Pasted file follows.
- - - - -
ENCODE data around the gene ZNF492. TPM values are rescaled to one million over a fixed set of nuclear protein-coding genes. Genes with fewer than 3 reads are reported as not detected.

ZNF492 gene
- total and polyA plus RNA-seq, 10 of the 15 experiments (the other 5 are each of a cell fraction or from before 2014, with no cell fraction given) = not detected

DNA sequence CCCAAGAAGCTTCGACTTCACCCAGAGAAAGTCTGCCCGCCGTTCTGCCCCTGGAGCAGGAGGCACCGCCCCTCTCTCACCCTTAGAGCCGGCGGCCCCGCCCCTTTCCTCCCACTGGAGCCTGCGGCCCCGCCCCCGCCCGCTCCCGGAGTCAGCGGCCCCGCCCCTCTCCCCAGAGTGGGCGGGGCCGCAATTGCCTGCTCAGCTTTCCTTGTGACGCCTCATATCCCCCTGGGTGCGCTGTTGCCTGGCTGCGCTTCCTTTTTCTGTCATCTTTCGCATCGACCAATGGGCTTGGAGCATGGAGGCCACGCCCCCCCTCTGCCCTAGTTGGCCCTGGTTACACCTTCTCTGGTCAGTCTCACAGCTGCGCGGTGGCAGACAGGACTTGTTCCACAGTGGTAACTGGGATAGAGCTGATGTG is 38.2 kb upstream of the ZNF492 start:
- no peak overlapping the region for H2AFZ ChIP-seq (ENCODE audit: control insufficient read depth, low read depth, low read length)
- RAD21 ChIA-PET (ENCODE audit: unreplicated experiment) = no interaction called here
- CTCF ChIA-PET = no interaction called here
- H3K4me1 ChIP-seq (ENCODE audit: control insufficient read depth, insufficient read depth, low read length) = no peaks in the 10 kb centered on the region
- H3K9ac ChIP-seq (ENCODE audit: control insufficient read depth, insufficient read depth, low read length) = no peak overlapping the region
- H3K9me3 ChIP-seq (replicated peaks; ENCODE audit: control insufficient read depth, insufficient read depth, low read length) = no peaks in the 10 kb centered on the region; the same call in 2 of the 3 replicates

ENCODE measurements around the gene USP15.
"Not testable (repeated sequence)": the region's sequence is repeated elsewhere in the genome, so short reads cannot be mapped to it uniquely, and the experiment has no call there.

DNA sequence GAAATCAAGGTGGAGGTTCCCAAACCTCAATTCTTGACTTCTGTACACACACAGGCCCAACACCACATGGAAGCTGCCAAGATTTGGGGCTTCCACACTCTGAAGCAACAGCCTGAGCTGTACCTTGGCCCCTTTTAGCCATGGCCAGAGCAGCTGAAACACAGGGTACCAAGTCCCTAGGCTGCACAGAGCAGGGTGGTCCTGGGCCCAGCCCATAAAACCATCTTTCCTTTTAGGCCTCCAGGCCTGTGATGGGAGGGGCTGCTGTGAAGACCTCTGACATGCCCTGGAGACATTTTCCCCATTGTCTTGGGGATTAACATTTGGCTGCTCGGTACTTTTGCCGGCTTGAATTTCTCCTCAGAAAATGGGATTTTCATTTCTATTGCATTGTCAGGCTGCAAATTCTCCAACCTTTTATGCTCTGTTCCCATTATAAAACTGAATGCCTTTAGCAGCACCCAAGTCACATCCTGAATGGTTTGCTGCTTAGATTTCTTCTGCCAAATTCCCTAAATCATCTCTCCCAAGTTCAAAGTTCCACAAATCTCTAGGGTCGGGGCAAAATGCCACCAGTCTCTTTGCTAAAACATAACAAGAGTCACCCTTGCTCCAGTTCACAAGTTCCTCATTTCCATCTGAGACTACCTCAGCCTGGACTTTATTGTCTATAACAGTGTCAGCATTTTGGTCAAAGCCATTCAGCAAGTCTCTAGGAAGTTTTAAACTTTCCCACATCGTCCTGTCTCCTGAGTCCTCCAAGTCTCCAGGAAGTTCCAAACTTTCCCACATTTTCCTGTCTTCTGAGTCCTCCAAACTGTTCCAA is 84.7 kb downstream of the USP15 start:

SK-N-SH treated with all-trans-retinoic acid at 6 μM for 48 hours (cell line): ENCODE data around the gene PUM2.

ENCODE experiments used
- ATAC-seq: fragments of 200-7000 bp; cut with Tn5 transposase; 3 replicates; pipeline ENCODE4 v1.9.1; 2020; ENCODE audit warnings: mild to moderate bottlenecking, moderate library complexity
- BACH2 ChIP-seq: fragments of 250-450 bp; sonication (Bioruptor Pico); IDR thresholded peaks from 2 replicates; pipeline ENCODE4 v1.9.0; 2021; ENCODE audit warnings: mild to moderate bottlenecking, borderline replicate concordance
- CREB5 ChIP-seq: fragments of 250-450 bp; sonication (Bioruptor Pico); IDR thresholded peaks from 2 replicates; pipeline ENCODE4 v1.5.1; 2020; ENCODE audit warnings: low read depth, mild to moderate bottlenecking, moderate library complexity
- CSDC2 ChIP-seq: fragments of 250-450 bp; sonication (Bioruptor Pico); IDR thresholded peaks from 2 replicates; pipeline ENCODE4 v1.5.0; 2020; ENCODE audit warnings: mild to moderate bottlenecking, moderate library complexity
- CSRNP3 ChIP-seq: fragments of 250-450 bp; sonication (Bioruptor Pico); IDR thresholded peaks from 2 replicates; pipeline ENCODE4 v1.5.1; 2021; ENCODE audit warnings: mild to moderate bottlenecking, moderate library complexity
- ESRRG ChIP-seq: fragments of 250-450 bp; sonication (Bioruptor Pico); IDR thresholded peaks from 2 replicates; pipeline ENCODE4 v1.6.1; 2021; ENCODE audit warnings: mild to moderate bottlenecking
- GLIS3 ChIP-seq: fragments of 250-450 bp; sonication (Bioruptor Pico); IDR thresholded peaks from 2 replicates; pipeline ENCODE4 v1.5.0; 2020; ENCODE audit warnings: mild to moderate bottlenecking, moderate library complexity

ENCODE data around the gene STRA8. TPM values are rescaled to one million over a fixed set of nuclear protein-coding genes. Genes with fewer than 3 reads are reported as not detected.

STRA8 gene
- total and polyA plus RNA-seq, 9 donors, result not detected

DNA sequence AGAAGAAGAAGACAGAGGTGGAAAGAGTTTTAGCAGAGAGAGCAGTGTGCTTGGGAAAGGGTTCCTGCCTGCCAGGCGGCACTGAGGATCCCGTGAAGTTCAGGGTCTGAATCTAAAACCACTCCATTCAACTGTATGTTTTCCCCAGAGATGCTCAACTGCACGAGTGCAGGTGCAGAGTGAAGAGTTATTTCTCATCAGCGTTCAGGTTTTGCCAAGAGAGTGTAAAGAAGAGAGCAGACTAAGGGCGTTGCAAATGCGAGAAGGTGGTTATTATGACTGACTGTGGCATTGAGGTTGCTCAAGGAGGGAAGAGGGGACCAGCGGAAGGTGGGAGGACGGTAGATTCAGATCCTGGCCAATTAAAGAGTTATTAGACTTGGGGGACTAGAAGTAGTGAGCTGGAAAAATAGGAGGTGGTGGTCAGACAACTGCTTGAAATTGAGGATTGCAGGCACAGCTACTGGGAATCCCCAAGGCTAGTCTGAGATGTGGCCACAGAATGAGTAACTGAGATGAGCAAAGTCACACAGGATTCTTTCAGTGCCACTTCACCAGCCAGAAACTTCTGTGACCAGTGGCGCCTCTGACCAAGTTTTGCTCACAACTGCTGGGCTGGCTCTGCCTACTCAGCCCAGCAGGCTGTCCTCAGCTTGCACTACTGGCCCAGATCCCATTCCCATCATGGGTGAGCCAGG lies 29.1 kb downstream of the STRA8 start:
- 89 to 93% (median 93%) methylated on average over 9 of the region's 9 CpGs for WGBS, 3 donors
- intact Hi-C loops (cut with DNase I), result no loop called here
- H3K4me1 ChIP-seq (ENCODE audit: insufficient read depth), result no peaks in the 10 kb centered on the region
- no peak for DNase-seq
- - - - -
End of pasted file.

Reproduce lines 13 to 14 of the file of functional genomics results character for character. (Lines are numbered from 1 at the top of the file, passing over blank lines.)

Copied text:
DNA sequence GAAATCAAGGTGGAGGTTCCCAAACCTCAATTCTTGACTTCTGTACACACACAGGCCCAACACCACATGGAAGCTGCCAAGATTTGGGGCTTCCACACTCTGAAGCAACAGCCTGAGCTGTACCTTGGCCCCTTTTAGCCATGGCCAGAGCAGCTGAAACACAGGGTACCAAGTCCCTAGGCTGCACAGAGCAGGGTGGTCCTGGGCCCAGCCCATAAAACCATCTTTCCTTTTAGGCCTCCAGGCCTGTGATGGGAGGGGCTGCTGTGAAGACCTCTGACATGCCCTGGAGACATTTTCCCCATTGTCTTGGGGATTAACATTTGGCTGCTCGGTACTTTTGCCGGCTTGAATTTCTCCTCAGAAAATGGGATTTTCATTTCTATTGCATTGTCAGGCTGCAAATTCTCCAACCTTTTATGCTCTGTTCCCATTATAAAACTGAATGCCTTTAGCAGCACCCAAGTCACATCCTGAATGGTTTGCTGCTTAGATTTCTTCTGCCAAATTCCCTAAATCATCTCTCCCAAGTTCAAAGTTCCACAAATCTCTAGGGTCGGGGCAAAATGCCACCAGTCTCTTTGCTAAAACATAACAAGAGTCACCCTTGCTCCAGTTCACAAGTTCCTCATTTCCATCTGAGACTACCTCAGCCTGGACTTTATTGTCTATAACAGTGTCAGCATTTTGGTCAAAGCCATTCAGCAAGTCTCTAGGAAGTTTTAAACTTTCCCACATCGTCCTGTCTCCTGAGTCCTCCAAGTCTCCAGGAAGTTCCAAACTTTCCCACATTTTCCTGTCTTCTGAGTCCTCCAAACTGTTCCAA is 84.7 kb downstream of the USP15 start:

SK-N-SH treated with all-trans-retinoic acid at 6 μM for 48 hours (cell line): ENCODE data around the gene PUM2.